In FIFO: when process get cpu time and then go to IO. What happend in the time it is in IO? another process can run? After finishing IO it continue or "loss its turn"? Why FIFO give priority to cpu bound process?
In RR: assume slice time is s and after (s-2) for eample it get IO, what happend with the 2 other seconds? it loss them?
3.In preemptive SJF we look on the next cpu burst. What about non preemptive SJF? we lock on all the cpu in the process will need?And in genreal we look only on cpu? not on io?
Each program in the system is in one of three states: running (currently using the cpu), waiting (for i/o), or ready (not waiting for i/o, but not currently using the cpu). When discussing scheduling disciplines jobs are not programs, rather each burst of cpu usage between i/o requests in a program is a job.
First-in-first-out (FIFO), round-robin (RR) and shortest job first (SJF) are scheduling disciplines for choosing the next job to run from the ready queue of the operating system. So in all three cases the jobs under discussion correspond to the set of processes that are currently in the ready state.
In FIFO as each job reaches the head of the queue it gets the cpu, when the job requests i/o then it is done. The process (not the job) enters state waiting. When the i/o is done the process is moved from state waiting to state ready, and the job corresponding to its next burst of cpu is put on the back of the FIFO queue.
A cpu bound process is one where the average cpu bursts (the jobs) are much longer than the average time spent waiting for each i/o. Since FIFO is non-preemptive when a long cpu-burst gets to the head of the queue and starts running, all of the ready processes in the queue behind that job are stuck.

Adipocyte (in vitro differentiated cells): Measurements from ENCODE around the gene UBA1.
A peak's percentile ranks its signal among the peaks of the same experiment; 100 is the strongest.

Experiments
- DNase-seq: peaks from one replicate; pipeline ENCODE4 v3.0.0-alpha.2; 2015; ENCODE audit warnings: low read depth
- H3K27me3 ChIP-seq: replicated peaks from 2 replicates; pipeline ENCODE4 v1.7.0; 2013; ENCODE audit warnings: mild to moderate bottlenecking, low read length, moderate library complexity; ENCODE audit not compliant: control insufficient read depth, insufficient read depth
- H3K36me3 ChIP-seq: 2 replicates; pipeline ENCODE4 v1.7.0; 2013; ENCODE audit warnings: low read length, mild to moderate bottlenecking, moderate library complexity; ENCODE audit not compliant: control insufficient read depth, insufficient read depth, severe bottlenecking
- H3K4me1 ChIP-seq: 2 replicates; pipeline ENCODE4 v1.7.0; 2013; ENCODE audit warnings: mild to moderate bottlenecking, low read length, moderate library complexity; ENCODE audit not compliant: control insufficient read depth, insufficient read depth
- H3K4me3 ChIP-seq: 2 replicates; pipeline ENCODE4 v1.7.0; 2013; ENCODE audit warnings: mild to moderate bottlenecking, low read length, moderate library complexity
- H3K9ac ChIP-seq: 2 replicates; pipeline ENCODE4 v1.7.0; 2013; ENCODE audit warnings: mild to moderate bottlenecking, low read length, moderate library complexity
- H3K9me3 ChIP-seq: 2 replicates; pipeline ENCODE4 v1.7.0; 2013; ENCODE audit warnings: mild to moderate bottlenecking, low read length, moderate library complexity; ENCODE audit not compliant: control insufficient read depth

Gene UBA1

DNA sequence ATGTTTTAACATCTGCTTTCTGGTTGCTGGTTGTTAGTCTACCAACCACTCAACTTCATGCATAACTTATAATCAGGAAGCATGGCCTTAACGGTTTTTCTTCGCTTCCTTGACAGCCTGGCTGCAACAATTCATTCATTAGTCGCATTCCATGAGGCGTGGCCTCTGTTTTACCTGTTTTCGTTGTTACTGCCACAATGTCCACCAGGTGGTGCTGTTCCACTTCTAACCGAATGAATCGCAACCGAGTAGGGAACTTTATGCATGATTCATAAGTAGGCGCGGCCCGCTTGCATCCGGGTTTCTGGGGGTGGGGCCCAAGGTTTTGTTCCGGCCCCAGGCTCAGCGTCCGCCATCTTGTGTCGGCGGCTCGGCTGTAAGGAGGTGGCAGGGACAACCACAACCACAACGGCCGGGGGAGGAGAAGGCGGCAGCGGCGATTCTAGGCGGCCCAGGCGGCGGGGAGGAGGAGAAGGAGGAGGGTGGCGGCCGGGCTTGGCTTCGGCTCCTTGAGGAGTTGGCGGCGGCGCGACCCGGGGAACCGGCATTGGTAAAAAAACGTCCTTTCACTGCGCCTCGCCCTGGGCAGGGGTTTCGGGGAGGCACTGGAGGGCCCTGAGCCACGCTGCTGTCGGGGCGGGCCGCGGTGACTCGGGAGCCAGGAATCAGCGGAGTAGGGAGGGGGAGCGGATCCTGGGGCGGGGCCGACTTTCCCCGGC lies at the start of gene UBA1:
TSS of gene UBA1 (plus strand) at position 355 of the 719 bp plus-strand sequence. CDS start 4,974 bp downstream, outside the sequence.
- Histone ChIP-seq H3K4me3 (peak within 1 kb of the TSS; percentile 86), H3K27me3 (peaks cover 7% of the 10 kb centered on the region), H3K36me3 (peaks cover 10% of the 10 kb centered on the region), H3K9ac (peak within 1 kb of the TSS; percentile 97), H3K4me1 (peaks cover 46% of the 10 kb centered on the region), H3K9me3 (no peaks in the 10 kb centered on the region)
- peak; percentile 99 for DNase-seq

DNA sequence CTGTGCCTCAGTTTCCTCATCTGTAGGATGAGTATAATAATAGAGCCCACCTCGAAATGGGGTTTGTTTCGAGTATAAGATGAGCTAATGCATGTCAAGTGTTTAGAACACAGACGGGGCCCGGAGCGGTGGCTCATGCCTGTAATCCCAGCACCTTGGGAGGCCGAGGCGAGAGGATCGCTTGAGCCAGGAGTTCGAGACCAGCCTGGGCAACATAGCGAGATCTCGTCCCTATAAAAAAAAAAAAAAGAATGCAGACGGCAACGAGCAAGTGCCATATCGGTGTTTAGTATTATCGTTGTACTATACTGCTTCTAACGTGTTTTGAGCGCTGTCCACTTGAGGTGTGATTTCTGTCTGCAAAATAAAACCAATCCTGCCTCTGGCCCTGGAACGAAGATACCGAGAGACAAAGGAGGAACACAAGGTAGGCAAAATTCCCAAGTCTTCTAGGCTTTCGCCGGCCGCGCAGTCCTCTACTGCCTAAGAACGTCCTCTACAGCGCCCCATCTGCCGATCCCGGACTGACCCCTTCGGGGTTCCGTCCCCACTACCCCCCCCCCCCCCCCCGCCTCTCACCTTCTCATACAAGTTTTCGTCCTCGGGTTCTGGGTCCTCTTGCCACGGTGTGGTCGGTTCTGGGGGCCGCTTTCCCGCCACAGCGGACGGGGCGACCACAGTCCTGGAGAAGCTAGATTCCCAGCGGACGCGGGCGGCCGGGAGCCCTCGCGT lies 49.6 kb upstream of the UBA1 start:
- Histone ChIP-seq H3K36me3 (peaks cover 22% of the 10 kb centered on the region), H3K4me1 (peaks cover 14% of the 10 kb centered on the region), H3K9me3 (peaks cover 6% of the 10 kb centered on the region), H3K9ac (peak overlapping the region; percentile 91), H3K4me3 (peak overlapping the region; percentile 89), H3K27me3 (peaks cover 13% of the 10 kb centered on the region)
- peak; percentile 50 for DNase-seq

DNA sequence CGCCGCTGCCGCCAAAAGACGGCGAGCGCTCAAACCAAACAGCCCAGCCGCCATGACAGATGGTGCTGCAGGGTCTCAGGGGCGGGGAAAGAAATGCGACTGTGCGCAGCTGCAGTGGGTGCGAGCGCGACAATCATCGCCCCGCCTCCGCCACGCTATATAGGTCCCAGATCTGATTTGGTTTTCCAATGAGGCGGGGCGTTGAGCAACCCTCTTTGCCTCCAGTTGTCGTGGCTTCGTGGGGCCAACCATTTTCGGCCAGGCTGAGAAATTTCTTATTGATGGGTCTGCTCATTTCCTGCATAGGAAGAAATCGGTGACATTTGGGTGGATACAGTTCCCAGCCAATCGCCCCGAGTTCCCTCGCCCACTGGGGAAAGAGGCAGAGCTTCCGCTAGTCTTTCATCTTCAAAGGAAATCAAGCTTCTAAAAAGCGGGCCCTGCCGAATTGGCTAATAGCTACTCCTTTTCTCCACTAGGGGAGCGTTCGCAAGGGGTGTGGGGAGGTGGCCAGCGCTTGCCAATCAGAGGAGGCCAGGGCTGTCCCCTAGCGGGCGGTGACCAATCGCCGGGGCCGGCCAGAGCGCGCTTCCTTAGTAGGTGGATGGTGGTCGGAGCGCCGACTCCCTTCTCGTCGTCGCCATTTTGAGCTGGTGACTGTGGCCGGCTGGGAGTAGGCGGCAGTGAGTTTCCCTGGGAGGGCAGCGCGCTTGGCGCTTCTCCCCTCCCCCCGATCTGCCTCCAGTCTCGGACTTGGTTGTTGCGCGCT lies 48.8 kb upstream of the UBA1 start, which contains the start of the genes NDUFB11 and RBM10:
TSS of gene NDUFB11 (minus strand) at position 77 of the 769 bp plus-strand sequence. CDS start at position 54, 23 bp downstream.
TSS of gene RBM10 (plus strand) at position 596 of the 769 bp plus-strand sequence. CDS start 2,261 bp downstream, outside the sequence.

In round-robin we are also referring to jobs, not processes. When a job requests i/o it is done. When the process goes from waiting to ready the next job (cpu burst) from that process joins the round-robin queue.
Non-preemptive shortest job first is only practical if you really have future knowledge about exactly how long the jobs are. If some jobs are taking longer than you expected and you aren't preempting them, then you're not really running the shortest one first.
In general scheduling disciplines are only looking at the jobs in the ready queue. One of the points of SJF, though, is to make sure that the i/o system is kept as busy as possible. Jobs usually end with an i/o request, so by scheduling the shortest job first you are getting to the next i/o request the soonest.
This insight about shortest job first is what is behind the multi-level feedback queue scheduling used in most modern operating systems: you are using past behavior to predict future job lengths, and then scheduling (expected) shortest job first (but preempting the job if it goes much beyond its expected length.) The classic paper is Corbató, F. J., M. M. Daggett, and R. C. Daley, “An experimental time-sharing system”, AFIPS Conference Proceedings, Vol. 21, pp. 335-344, 1962.